The Ghent Altarpiece (also called the Adoration of the Mystic Lamb or The Lamb of God, Dutch: Het Lam Gods) is a very large and complex early 15th century Early Flemish polyptych panel painting. The altarpiece is composed of 12 panels, eight of which are hinged shutters. These wings are painted on both sides, giving two very distinct views depending on whether they are open or closed. Outside of Sundays and festive holidays, the outer wings were closed and often covered with a cloth. It was commissioned from Hubert van Eyck, about whom little is known. He was most likely responsible for the overall design, but died in 1426. It seems to have been principally executed and completed by his younger and better known brother Jan van Eyck between 1430–32. Although there have been extensive attempts over the centuries to isolate the passages attributable to either brother, no separation has been convincingly established. Today, most accept that the work was probably designed and constructed by Hubert and that the individual panels were painted by Jan after his return from diplomatic duties in Spain.
The altarpiece was commissioned by the merchant, financier and politician, Joost Vijdt, then holding a position in Ghent similar to city mayor. It was designed for the chapel he and his wife acted as benefactors for, today’s Saint Bavo Cathedral, at the time the parochial church of John the Baptist, protectorate to the city. It was officially installed on 6 May 1432 to coincide with an official ceremony for Philip the Good. It was later moved for security reasons to the principal cathedral chapel, where it remains. While indebted to the International Gothic as well as both Byzantine and Romanic traditions, the altarpiece represented a “new conception of art”, in which the idealization of the medieval tradition gave way to an exacting observation of nature and unidealised human representation. A now lost inscription on the frame stated that Hubert van Eyck maior quo nemo repertus (greater than anyone) started the altarpiece, but that Jan van Eyck – calling himself arte secundus (second best in the art) – completed it in 1432. The original, very ornate carved outer frame and surround, presumably harmonizing with the painted tracery, was destroyed during the Reformation; there has been speculation that it may have included clockwork mechanisms for moving the shutters and even playing music.
The outer panels contain two vertically stacked registers (rows). The upper rows show scenes from the Annunciation of Mary. The four lower-register panels are divided into two pairs; sculptural grisaille paintings of St John the Baptist and St John the Evangelist, and on the two outer panels, donor portraits of Joost Vijdt and his wife Lysbette Borluut. The upper register of the opened view shows a Deësis of God the Father, Whose overarching supremacy is denoted by papal regalia, flanked by the Virgin Mary and John the Baptist. They, in turn, are flanked by images of angels singing and playing music, and, on the outermost panels, Adam and Eve. The lower register of the central panel continues the trinitarian theme by showing the adoration of Jesus Christ, God the Son, as the Lamb of God, the Lamb that was Slain as suggested by the Book of Revelation, with several groups in attendance or streaming in to worship, overseen by the divine Dove, symbolic of God the Holy Spirit.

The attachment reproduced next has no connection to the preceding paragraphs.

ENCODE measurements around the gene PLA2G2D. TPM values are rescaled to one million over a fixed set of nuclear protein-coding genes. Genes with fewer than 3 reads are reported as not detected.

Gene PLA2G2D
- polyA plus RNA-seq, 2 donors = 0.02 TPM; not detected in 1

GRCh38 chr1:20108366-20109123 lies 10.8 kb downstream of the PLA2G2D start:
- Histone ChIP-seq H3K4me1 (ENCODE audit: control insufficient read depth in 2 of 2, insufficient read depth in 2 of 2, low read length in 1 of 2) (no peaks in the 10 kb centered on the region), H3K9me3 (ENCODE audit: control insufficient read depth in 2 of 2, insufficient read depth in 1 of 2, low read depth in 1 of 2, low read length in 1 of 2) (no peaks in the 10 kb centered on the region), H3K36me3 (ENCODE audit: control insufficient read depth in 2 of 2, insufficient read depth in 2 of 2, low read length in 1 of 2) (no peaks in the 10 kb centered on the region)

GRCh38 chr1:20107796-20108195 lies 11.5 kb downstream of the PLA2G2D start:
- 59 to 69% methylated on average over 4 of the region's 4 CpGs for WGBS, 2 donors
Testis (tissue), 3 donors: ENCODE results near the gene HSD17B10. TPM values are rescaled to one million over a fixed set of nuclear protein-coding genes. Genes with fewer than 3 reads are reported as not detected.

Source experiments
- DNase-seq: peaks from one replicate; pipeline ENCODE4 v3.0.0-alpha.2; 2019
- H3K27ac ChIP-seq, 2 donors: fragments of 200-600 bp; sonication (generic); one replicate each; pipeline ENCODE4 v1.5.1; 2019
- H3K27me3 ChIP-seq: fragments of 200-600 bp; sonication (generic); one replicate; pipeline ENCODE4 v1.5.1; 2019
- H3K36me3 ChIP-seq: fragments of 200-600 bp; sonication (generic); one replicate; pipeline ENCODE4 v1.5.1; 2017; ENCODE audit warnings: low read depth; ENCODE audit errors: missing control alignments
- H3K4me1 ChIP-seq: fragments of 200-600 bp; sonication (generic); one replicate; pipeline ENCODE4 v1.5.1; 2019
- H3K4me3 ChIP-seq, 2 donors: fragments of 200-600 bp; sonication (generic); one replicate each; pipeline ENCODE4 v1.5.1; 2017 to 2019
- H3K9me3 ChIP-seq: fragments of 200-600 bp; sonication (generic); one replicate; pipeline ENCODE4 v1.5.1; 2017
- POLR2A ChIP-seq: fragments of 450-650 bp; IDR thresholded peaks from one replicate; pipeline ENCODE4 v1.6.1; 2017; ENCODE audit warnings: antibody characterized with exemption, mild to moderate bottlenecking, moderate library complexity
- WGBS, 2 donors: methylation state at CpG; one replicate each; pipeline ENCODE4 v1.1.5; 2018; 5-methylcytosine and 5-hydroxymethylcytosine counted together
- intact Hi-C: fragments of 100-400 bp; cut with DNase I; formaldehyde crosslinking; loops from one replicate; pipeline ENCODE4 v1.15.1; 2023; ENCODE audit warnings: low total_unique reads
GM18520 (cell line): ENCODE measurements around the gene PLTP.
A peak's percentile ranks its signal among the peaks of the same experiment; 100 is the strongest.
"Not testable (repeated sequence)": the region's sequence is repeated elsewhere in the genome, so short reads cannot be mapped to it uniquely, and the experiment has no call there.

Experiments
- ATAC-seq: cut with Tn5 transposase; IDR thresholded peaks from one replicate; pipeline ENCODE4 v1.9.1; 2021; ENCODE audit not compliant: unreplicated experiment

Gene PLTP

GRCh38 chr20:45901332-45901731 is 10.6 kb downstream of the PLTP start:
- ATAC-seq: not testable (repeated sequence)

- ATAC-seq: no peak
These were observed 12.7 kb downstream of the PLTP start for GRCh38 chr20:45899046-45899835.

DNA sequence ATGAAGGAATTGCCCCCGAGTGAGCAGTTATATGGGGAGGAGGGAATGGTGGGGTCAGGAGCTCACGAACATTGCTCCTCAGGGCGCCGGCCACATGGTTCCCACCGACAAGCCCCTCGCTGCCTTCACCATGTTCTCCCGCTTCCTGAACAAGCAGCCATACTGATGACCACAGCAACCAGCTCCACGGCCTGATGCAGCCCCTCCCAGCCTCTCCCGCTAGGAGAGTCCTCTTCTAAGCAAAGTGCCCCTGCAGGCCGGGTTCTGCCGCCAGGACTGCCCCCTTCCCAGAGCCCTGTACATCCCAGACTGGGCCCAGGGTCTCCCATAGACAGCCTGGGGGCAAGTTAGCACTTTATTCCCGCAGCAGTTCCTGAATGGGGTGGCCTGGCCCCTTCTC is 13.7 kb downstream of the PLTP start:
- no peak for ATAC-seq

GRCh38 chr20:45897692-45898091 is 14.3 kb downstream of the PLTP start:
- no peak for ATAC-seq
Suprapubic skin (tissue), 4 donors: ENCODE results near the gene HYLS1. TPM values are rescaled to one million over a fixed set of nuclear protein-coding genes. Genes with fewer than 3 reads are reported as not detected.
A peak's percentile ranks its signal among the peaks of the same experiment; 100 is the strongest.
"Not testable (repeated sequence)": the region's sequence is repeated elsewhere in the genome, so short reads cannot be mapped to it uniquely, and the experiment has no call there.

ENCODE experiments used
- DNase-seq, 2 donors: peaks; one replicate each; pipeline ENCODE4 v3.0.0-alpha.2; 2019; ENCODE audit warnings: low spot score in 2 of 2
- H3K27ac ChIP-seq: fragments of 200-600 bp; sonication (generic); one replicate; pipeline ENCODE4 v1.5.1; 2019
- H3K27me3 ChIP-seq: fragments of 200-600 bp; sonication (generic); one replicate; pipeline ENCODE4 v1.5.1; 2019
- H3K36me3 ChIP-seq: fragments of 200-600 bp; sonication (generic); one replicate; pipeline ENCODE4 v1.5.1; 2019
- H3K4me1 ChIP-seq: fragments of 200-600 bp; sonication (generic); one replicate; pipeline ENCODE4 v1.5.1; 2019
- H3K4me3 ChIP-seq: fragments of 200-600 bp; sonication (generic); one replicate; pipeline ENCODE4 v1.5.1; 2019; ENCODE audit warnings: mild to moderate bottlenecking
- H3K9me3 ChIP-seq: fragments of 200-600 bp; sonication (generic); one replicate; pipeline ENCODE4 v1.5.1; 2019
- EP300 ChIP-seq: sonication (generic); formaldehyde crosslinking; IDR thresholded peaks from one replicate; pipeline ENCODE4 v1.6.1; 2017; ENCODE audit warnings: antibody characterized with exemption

Since its creation the altarpiece has been considered one of Northern European art’s masterpieces and one of the world’s treasures. Over the centuries the panels have come close to destruction during outbreaks of iconoclasm, or damage by fire. Some panels were sold and others looted during wars. The panels that had been taken away by the German occupying forces were returned to St. Bavo’s Cathedral after World War I. In 1934 two panels, The Just Judges and Saint John the Baptist, were stolen. The panel of Saint John the Baptist was returned by the thief soon after, but the ‘The Just Judges’ panel is still missing. In 1945, the altarpiece was returned from Germany after spending much of World War II hidden in a salt mine, which greatly damaged the paint and varnish. The Belgian art restorer Jef Van der Veken produced a copy of the stolen panel ‘The Just Judges’, as part of an overall restoration effort.
"My vision is like a dream, whether it’s a sweet dream, a nightmare, or just a trippy dream. I try to see what’s really going on in my mind, and that’s a practice to increase my awareness in stream-of-consciousness creativity. I try not to label or think about what is supposed to be, just take it in as it is and paint whatever I see in my mind with no compromise. That way, I create my own vision."